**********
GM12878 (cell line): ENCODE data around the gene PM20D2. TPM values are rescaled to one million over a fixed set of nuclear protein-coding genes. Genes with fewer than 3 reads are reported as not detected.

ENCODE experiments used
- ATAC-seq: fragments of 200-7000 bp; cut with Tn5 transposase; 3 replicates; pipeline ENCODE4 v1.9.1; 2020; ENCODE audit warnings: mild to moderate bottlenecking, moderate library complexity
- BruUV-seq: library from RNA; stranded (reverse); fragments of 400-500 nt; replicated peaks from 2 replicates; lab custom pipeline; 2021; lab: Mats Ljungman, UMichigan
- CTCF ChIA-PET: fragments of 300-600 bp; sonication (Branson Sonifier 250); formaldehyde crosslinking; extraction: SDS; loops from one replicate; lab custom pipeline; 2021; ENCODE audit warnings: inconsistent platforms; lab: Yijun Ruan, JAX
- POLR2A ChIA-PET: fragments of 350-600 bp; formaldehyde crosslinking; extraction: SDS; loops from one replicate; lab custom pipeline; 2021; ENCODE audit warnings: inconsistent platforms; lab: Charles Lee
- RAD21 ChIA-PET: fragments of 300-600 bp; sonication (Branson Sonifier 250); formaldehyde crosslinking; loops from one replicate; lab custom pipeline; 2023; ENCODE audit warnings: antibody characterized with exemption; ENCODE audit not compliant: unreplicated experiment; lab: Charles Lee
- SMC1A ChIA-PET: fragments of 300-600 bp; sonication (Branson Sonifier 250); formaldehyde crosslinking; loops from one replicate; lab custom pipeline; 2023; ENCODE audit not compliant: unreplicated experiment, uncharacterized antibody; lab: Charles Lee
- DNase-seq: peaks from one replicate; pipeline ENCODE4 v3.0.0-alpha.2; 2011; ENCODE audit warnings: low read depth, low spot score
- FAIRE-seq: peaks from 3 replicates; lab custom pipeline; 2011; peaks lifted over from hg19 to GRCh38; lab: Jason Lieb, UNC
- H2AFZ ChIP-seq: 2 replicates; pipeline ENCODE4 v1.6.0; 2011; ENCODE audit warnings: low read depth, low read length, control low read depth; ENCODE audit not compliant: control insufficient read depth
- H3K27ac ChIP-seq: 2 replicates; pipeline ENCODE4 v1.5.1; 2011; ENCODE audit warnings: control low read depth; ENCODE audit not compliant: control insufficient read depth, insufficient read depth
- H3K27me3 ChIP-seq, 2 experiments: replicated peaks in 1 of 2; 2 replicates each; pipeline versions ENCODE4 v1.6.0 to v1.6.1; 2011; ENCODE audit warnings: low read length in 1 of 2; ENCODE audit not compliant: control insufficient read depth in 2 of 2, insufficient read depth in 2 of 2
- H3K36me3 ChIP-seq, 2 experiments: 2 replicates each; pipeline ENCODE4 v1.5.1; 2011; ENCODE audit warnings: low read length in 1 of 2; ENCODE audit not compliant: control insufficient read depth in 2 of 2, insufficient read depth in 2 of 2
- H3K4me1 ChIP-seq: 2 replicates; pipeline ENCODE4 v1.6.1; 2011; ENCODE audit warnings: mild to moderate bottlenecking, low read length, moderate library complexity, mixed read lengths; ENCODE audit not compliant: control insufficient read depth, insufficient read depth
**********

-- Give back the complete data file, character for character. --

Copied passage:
GM12878 (cell line): ENCODE data around the gene PM20D2. TPM values are rescaled to one million over a fixed set of nuclear protein-coding genes. Genes with fewer than 3 reads are reported as not detected.

ENCODE experiments used
- ATAC-seq: fragments of 200-7000 bp; cut with Tn5 transposase; 3 replicates; pipeline ENCODE4 v1.9.1; 2020; ENCODE audit warnings: mild to moderate bottlenecking, moderate library complexity
- BruUV-seq: library from RNA; stranded (reverse); fragments of 400-500 nt; replicated peaks from 2 replicates; lab custom pipeline; 2021; lab: Mats Ljungman, UMichigan
- CTCF ChIA-PET: fragments of 300-600 bp; sonication (Branson Sonifier 250); formaldehyde crosslinking; extraction: SDS; loops from one replicate; lab custom pipeline; 2021; ENCODE audit warnings: inconsistent platforms; lab: Yijun Ruan, JAX
- POLR2A ChIA-PET: fragments of 350-600 bp; formaldehyde crosslinking; extraction: SDS; loops from one replicate; lab custom pipeline; 2021; ENCODE audit warnings: inconsistent platforms; lab: Charles Lee
- RAD21 ChIA-PET: fragments of 300-600 bp; sonication (Branson Sonifier 250); formaldehyde crosslinking; loops from one replicate; lab custom pipeline; 2023; ENCODE audit warnings: antibody characterized with exemption; ENCODE audit not compliant: unreplicated experiment; lab: Charles Lee
- SMC1A ChIA-PET: fragments of 300-600 bp; sonication (Branson Sonifier 250); formaldehyde crosslinking; loops from one replicate; lab custom pipeline; 2023; ENCODE audit not compliant: unreplicated experiment, uncharacterized antibody; lab: Charles Lee
- DNase-seq: peaks from one replicate; pipeline ENCODE4 v3.0.0-alpha.2; 2011; ENCODE audit warnings: low read depth, low spot score
- FAIRE-seq: peaks from 3 replicates; lab custom pipeline; 2011; peaks lifted over from hg19 to GRCh38; lab: Jason Lieb, UNC
- H2AFZ ChIP-seq: 2 replicates; pipeline ENCODE4 v1.6.0; 2011; ENCODE audit warnings: low read depth, low read length, control low read depth; ENCODE audit not compliant: control insufficient read depth
- H3K27ac ChIP-seq: 2 replicates; pipeline ENCODE4 v1.5.1; 2011; ENCODE audit warnings: control low read depth; ENCODE audit not compliant: control insufficient read depth, insufficient read depth
- H3K27me3 ChIP-seq, 2 experiments: replicated peaks in 1 of 2; 2 replicates each; pipeline versions ENCODE4 v1.6.0 to v1.6.1; 2011; ENCODE audit warnings: low read length in 1 of 2; ENCODE audit not compliant: control insufficient read depth in 2 of 2, insufficient read depth in 2 of 2
- H3K36me3 ChIP-seq, 2 experiments: 2 replicates each; pipeline ENCODE4 v1.5.1; 2011; ENCODE audit warnings: low read length in 1 of 2; ENCODE audit not compliant: control insufficient read depth in 2 of 2, insufficient read depth in 2 of 2
- H3K4me1 ChIP-seq: 2 replicates; pipeline ENCODE4 v1.6.1; 2011; ENCODE audit warnings: mild to moderate bottlenecking, low read length, moderate library complexity, mixed read lengths; ENCODE audit not compliant: control insufficient read depth, insufficient read depth